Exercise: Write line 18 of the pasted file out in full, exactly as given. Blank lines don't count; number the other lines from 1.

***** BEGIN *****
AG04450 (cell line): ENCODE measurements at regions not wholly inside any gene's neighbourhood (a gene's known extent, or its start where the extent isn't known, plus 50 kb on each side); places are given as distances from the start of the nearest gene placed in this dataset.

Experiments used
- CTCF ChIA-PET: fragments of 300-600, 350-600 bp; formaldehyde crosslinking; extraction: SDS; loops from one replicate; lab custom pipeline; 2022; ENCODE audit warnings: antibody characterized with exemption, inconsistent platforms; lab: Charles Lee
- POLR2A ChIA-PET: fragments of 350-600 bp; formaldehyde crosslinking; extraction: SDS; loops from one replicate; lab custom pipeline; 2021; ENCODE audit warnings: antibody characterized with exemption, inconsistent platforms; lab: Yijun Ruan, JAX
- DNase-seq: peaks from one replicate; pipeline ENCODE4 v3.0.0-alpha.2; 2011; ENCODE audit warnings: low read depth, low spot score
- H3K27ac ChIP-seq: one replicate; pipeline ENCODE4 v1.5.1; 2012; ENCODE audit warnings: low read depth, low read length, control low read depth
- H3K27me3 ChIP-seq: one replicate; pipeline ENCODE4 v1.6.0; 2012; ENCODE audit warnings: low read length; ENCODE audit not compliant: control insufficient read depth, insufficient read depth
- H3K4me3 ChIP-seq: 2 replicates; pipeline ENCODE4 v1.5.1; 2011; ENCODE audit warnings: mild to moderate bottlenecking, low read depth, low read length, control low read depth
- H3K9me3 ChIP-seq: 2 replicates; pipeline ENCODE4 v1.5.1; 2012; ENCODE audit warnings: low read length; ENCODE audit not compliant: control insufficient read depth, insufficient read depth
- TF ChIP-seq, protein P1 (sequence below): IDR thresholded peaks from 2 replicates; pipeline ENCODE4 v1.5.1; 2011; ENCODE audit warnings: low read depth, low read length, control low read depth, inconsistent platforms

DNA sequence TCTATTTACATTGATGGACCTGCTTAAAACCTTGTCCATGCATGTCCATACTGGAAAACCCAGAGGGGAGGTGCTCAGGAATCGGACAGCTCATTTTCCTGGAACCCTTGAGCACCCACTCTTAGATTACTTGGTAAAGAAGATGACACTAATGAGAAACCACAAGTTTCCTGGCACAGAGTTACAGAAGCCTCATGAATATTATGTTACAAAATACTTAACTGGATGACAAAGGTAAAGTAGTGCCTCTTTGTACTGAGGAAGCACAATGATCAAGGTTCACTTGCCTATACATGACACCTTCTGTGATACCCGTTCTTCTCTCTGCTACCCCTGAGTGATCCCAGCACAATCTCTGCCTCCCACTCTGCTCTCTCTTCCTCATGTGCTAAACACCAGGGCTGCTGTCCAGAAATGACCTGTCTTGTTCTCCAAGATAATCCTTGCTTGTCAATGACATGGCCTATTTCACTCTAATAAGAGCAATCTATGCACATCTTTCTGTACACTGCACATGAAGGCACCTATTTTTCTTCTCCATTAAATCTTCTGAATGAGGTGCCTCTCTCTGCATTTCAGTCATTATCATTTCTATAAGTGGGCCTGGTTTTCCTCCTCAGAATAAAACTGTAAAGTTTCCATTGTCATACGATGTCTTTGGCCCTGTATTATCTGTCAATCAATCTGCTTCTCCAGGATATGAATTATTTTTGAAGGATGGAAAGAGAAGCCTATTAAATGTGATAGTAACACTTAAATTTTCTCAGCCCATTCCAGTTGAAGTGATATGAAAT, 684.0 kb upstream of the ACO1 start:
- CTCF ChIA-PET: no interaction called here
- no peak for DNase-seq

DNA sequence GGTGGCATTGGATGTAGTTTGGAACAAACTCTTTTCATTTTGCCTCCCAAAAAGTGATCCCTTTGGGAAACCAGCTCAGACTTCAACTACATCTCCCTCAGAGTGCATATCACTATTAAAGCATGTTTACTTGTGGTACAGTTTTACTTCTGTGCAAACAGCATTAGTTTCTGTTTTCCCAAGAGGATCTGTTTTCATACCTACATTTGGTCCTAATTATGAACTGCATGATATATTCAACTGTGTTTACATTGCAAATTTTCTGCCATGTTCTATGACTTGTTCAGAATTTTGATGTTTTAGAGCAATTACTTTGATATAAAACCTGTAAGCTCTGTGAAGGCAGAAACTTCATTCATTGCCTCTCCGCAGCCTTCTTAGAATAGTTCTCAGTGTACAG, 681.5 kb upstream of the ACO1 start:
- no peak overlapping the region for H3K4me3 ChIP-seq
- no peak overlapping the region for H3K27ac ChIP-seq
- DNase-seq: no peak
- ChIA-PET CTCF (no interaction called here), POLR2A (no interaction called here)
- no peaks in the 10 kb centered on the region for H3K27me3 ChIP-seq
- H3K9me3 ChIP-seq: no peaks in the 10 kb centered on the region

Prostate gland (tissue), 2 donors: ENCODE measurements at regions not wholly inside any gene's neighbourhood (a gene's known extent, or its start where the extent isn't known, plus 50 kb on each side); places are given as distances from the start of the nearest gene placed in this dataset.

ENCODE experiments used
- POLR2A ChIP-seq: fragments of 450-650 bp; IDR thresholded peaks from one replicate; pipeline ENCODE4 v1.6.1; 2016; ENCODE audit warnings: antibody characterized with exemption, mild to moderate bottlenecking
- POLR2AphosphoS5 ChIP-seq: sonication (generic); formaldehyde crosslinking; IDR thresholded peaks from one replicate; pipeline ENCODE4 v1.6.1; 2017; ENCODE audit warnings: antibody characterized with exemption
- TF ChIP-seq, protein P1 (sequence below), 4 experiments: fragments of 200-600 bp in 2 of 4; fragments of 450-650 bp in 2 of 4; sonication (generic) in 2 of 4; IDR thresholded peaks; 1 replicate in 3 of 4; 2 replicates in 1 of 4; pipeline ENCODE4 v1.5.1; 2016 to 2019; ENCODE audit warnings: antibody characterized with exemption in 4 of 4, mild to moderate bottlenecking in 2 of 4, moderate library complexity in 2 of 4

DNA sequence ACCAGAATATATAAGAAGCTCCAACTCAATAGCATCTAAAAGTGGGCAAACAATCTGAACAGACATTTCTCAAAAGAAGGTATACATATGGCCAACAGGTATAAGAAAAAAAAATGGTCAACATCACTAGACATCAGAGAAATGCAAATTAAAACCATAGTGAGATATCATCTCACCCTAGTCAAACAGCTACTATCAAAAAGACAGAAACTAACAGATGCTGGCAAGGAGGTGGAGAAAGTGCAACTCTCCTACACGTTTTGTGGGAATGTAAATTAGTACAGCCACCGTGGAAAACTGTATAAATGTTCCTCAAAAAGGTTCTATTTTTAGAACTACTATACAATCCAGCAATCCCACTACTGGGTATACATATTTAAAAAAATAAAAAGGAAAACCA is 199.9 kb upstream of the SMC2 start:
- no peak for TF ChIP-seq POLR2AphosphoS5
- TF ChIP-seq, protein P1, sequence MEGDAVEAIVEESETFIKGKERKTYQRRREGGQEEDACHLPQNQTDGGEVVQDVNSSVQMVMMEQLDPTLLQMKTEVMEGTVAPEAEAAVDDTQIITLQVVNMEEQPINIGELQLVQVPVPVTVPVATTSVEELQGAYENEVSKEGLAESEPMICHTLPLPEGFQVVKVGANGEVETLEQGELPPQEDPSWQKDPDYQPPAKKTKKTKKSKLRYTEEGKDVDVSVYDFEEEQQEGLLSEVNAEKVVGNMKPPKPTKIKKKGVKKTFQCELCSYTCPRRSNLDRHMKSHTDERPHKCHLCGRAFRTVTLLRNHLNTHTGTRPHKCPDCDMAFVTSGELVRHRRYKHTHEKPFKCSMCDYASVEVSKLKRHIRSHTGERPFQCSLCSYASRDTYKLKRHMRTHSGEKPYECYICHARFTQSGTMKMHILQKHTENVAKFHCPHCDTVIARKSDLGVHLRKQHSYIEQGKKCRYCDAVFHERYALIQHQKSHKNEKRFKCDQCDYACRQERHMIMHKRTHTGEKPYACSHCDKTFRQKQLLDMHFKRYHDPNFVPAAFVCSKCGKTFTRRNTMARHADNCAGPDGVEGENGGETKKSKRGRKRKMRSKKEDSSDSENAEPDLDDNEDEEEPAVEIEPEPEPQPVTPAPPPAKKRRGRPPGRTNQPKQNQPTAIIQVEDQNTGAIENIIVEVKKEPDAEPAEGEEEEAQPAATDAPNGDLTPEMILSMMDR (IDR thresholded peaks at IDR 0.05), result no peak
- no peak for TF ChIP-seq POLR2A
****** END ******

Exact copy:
- ChIA-PET CTCF (no interaction called here), POLR2A (no interaction called here)